First Woman Takes Helm of Washington, DC area Electrical Apprenticeship Program

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For the first time in its 75-year history, Washington, DC’s electrical apprenticeship program, the Joint Apprenticeship Training Committee (JATC), is led by a woman. This summer, Army Veteran, Kevin Burton, was appointed Training Director.

Kevin Burton is the Washington, DC JATC's new Training Director.

Burton’s vision for the JATC's future centers around increasing student accountability and resources, while providing employer support.

For the first time in its 75-year history, DC’s electrical apprenticeship program, Joint Apprenticeship Training Committee (JATC), is led by a woman. This summer, Kevin Burton was appointed Training Director.

An Army veteran, Burton entered the field of electrical construction and graduated from the Inside Wireman apprenticeship in 2006. She became an instructor and then most recently held the position of assistant director of apprenticeship. Burton is a graduate of the National Training Institute and Master Instructor. She also graduated from University of Maryland University College with a B.A. in Humanities in 2010.

Burton’s vision for the JATC going forward centers around increasing student accountability and resources, while providing employer support.

“In years past the apprenticeship was highly regarded for its ability to produce the best and brightest electricians in the industry. Along with the production of a quality electrician came heavy attrition and thus wasted funds. In the most recent years, the apprenticeship has adopted a system that curbs attrition, but doesn’t provide support and resources for the issues that arise from those who have the potential to succeed, but are quite there yet,” Burton explained.

“It’s now time to meet in the middle. It’s time to throw away the quiz/quiz/test system and replace it with a method that encourages the student to learn and holds the apprentice accountable when they don’t meet the standards. It’s also imperative that the JATC strengthens its support of the contractors who are an integral part of the training process,” she explained.

Burton has served as a Trustee for the Berger Marks Foundation, and Chair of the District of Columbia Young Trade Unionists, AFL-CIO, a young worker group dedicated to empowering, educating and uniting young America in the labor movement. She delivered the invocation at International Brotherhood of Electrical Workers’ (IBEW) 2008 Women’s Conference, assisted in the IBEW’s diversity training video, served as a panelist for the AFL-CIO’s first Youth Summit, and facilitated a discussion on AutoCAD software for President Barack Obama in 2010.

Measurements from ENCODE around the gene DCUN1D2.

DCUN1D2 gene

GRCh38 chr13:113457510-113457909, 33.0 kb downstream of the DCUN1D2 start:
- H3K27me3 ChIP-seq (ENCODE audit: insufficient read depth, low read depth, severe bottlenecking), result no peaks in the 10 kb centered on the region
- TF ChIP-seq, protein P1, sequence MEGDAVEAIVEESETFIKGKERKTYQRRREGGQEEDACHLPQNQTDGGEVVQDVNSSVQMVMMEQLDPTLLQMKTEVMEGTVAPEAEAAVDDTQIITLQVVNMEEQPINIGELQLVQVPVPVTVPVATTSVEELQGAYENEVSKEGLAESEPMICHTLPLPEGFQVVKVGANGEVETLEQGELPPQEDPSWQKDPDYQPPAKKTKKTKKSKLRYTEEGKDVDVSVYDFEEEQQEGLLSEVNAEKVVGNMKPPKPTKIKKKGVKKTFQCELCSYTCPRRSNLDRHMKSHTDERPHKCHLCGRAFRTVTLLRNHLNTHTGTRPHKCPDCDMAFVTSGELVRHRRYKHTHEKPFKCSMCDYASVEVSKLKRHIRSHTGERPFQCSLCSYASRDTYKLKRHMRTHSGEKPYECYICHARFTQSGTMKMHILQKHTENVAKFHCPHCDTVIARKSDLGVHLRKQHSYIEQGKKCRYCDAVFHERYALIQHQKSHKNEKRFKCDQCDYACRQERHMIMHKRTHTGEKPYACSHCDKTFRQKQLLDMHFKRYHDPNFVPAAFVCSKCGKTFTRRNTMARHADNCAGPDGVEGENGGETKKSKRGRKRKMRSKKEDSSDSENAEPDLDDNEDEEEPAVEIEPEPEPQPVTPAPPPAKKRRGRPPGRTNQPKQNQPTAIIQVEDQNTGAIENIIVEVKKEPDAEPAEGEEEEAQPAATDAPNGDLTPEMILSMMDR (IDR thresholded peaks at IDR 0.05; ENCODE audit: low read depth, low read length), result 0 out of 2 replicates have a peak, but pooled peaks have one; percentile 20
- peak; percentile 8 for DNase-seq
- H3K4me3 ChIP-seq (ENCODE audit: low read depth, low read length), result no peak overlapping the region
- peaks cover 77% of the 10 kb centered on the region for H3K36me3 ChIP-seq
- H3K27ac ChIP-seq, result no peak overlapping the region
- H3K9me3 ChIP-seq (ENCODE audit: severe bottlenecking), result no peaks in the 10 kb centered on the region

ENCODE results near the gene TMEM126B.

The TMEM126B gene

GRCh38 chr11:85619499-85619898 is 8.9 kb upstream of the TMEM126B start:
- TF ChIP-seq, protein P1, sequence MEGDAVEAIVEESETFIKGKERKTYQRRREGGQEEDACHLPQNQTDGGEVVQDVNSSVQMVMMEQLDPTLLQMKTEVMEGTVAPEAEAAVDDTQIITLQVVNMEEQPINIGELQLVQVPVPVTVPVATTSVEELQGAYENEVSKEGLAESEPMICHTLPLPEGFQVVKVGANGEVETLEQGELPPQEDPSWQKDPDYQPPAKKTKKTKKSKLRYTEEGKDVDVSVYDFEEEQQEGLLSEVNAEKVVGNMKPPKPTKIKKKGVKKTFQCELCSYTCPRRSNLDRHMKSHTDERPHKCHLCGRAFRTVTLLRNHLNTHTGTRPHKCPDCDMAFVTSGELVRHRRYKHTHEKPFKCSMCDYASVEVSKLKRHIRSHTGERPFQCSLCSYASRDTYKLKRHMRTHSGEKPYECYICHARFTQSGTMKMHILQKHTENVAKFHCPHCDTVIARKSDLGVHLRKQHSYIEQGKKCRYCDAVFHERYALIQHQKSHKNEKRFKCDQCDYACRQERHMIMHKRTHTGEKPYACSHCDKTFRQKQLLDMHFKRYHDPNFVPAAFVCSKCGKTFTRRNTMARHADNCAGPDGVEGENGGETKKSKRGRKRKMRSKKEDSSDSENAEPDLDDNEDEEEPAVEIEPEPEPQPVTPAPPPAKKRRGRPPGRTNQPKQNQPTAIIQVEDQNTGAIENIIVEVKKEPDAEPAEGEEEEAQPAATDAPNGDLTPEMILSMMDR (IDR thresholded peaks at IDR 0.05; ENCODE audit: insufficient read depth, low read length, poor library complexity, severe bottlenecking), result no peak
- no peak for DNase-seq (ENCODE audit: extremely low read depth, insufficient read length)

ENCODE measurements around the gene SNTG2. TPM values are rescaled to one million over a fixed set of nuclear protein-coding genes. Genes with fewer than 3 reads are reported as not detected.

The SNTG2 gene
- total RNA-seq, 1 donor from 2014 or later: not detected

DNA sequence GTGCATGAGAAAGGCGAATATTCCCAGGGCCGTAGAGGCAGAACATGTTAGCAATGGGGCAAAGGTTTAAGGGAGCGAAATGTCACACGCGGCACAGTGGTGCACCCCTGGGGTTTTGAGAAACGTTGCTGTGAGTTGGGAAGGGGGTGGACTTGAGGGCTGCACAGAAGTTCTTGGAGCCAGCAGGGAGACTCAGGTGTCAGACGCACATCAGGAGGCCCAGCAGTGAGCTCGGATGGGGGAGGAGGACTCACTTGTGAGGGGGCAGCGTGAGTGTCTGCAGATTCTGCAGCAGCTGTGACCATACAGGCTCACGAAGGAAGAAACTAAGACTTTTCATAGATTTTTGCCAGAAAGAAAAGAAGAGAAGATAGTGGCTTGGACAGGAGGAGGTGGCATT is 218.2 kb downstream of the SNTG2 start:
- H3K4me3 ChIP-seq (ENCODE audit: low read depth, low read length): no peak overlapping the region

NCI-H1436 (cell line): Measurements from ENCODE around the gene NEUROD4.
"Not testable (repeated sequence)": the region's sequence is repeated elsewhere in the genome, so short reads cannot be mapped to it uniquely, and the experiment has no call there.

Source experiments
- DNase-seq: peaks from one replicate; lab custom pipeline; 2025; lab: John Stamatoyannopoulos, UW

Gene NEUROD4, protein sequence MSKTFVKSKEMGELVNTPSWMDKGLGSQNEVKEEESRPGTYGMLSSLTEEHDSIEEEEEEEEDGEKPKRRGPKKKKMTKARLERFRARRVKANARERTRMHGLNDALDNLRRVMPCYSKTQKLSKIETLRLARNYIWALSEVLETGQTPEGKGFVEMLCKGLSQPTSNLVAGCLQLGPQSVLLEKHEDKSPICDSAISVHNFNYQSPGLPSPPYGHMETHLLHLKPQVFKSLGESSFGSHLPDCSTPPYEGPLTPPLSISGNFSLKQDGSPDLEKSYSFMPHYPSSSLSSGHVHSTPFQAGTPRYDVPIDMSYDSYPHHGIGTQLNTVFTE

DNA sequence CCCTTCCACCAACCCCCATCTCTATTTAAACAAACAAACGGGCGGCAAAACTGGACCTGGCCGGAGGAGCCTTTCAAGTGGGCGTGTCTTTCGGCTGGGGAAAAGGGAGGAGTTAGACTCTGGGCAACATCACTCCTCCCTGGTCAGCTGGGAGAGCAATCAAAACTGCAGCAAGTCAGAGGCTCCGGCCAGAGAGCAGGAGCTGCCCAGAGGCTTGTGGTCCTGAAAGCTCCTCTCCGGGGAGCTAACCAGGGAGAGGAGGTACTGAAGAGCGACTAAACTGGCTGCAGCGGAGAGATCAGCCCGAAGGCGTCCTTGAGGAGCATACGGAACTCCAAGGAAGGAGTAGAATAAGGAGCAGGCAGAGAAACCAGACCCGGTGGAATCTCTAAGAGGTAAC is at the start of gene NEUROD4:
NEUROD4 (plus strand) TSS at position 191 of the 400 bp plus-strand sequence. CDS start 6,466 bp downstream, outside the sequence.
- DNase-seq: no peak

Burton volunteers with IBEW Local 26’s Minority Coalition and apprenticeship club (Apprentices Reaching our Community-DC) which she co-founded. She is scheduled to complete her law degree at George Washington University Law School in December. As a law student, Burton’s 35-page article, “The Perfect Storm for Labor Reform: the Past, Present and Possibilities for the National Labor Relations Act” was published as the lead article in the 2015 Winter Edition of the Employee Relations Law Journal.

The JATC is sponsored by the Electrical Alliance, a cooperative effort between the Washington, DC Chapter of National Electrical Contractors Association (NECA) and the IBEW, Local 26.

About The Electrical Alliance

The Electrical Alliance is a cooperative effort between electrical contractors and skilled craftsmen to provide quality products and services to customers and to set the standard for efficiency and productivity within the electrical industry. It is jointly sponsored by the Washington DC, Chapter of National Electrical Contractors Association and IBEW, Local 26. To learn more, visit http://www.electricalalliance.org/news-press or follow the Electrical Alliance on Twitter @dcelec_alliance.

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Elizabeth Johnson
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